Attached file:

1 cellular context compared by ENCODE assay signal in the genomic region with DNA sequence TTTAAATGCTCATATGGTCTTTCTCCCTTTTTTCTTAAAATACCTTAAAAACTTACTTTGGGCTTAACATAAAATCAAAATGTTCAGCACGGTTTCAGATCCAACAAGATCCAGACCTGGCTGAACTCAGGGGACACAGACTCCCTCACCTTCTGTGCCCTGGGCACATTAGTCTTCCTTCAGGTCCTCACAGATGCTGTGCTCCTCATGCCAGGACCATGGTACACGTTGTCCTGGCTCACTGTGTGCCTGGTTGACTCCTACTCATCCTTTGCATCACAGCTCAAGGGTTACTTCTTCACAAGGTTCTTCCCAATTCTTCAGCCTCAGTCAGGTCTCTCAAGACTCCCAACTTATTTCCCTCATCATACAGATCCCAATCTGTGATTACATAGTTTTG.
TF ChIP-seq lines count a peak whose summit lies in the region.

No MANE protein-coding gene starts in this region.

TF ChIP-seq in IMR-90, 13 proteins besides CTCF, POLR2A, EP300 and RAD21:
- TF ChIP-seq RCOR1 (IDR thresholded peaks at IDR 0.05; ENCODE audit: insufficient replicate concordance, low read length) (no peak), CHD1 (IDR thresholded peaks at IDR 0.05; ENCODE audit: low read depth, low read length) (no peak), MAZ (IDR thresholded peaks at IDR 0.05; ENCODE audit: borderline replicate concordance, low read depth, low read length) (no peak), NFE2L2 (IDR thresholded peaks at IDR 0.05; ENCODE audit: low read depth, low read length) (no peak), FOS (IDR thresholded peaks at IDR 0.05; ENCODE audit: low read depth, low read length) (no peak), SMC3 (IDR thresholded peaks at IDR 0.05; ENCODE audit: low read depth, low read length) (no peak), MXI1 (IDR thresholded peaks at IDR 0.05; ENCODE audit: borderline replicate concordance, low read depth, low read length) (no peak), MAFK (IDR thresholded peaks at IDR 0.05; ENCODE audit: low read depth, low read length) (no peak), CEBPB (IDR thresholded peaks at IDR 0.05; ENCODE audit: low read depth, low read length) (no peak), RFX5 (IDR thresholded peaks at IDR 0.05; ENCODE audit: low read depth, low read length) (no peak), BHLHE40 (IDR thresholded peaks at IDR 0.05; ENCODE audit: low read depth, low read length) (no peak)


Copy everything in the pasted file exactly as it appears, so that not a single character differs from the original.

1 cellular context compared by ENCODE assay signal in the genomic region with DNA sequence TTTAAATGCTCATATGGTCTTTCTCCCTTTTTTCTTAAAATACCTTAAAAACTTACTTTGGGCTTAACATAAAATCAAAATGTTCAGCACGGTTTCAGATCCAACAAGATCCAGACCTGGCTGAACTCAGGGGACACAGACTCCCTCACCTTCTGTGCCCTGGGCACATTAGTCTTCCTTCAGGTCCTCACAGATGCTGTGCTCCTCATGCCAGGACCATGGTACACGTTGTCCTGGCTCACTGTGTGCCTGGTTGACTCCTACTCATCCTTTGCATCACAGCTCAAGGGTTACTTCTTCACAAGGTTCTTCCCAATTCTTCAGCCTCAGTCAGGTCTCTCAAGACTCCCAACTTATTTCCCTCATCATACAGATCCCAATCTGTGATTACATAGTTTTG.
TF ChIP-seq lines count a peak whose summit lies in the region.

No MANE protein-coding gene starts in this region.

TF ChIP-seq in IMR-90, 13 proteins besides CTCF, POLR2A, EP300 and RAD21:
- TF ChIP-seq RCOR1 (IDR thresholded peaks at IDR 0.05; ENCODE audit: insufficient replicate concordance, low read length) (no peak), CHD1 (IDR thresholded peaks at IDR 0.05; ENCODE audit: low read depth, low read length) (no peak), MAZ (IDR thresholded peaks at IDR 0.05; ENCODE audit: borderline replicate concordance, low read depth, low read length) (no peak), NFE2L2 (IDR thresholded peaks at IDR 0.05; ENCODE audit: low read depth, low read length) (no peak), FOS (IDR thresholded peaks at IDR 0.05; ENCODE audit: low read depth, low read length) (no peak), SMC3 (IDR thresholded peaks at IDR 0.05; ENCODE audit: low read depth, low read length) (no peak), MXI1 (IDR thresholded peaks at IDR 0.05; ENCODE audit: borderline replicate concordance, low read depth, low read length) (no peak), MAFK (IDR thresholded peaks at IDR 0.05; ENCODE audit: low read depth, low read length) (no peak), CEBPB (IDR thresholded peaks at IDR 0.05; ENCODE audit: low read depth, low read length) (no peak), RFX5 (IDR thresholded peaks at IDR 0.05; ENCODE audit: low read depth, low read length) (no peak), BHLHE40 (IDR thresholded peaks at IDR 0.05; ENCODE audit: low read depth, low read length) (no peak)